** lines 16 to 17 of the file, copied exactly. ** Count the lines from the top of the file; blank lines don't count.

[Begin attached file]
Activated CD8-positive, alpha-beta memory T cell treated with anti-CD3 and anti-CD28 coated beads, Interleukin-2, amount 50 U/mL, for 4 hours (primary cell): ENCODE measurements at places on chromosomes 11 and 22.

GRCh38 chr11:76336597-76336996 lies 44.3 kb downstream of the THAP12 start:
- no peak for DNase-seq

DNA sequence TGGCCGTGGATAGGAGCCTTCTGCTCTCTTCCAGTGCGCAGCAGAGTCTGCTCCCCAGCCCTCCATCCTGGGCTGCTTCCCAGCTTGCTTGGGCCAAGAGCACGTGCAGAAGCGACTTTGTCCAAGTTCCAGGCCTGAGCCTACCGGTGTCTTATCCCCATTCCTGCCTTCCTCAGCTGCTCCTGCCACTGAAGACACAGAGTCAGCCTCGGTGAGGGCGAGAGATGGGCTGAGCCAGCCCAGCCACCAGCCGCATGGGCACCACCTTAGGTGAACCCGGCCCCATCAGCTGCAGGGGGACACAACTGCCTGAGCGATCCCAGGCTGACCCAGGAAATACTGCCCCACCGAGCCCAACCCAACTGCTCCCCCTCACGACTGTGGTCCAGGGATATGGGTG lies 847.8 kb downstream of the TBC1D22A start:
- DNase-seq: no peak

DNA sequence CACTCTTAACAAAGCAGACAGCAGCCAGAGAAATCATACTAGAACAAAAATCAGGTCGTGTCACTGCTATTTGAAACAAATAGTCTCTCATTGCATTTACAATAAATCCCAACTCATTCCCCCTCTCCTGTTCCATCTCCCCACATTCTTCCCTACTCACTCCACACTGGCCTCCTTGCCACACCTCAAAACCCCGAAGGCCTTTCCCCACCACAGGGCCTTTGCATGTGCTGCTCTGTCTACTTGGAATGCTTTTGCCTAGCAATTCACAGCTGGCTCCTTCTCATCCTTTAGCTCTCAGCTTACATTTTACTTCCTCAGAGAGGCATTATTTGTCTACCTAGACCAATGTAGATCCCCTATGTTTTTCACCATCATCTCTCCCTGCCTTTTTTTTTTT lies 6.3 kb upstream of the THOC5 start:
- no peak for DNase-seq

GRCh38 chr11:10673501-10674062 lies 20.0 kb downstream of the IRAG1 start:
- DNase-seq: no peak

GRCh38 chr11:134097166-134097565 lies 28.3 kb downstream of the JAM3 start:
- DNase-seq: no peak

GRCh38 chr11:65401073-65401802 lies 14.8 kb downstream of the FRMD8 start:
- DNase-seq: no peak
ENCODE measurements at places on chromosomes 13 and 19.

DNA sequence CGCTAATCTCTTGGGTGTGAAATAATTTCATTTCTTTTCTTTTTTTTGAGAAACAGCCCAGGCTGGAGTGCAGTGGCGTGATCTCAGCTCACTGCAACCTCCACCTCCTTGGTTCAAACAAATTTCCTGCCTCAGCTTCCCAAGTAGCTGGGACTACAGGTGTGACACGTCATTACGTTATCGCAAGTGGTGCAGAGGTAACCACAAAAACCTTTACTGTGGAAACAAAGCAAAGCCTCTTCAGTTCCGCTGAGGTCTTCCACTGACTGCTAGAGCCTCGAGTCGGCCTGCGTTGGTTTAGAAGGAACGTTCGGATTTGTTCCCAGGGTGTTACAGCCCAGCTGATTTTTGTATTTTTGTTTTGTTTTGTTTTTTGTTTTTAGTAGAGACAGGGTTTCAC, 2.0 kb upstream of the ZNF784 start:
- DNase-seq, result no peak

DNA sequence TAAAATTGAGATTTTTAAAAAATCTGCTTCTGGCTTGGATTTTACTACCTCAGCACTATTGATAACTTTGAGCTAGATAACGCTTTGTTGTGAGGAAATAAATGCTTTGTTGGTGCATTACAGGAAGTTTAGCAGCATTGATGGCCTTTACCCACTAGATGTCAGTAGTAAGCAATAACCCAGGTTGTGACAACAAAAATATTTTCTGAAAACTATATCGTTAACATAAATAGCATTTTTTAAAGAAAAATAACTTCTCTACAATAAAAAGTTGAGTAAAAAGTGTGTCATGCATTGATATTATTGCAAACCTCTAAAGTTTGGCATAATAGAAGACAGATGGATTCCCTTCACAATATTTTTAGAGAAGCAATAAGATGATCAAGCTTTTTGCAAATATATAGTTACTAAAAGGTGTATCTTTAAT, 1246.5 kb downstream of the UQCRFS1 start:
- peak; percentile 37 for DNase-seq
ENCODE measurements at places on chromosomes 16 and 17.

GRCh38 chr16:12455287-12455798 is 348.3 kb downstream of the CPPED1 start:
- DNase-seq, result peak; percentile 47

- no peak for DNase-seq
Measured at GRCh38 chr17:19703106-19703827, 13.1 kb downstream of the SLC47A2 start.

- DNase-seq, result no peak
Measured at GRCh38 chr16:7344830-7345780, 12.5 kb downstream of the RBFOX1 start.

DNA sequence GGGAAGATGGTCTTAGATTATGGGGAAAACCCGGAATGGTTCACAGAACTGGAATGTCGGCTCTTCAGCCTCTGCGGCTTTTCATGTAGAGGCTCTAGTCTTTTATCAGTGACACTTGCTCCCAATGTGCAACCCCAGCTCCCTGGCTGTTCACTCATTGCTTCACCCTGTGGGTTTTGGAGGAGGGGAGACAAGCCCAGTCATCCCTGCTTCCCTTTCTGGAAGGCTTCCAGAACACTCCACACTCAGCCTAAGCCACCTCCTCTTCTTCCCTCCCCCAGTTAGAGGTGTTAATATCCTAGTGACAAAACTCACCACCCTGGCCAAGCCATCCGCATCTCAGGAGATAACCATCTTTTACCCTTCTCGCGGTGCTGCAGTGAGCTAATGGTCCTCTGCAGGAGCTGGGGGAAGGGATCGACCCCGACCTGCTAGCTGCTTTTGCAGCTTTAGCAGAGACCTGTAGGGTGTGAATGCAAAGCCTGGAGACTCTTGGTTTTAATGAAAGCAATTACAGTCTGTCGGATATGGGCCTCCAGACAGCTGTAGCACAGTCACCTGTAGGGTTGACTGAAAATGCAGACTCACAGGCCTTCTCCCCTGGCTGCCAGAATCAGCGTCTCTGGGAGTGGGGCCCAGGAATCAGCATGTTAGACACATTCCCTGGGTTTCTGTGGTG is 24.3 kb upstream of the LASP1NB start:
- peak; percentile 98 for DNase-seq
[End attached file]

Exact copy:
- DNase-seq, result no peak

DNA sequence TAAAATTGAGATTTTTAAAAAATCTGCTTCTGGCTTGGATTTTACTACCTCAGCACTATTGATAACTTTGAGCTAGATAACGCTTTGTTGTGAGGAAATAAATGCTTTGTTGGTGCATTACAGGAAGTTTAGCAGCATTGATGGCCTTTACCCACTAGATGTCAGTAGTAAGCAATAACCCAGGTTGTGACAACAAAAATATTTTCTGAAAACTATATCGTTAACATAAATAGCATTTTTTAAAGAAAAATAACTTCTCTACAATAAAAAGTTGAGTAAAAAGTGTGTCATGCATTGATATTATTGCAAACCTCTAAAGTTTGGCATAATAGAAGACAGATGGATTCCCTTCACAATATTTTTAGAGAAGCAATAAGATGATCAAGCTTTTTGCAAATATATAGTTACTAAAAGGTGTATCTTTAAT, 1246.5 kb downstream of the UQCRFS1 start: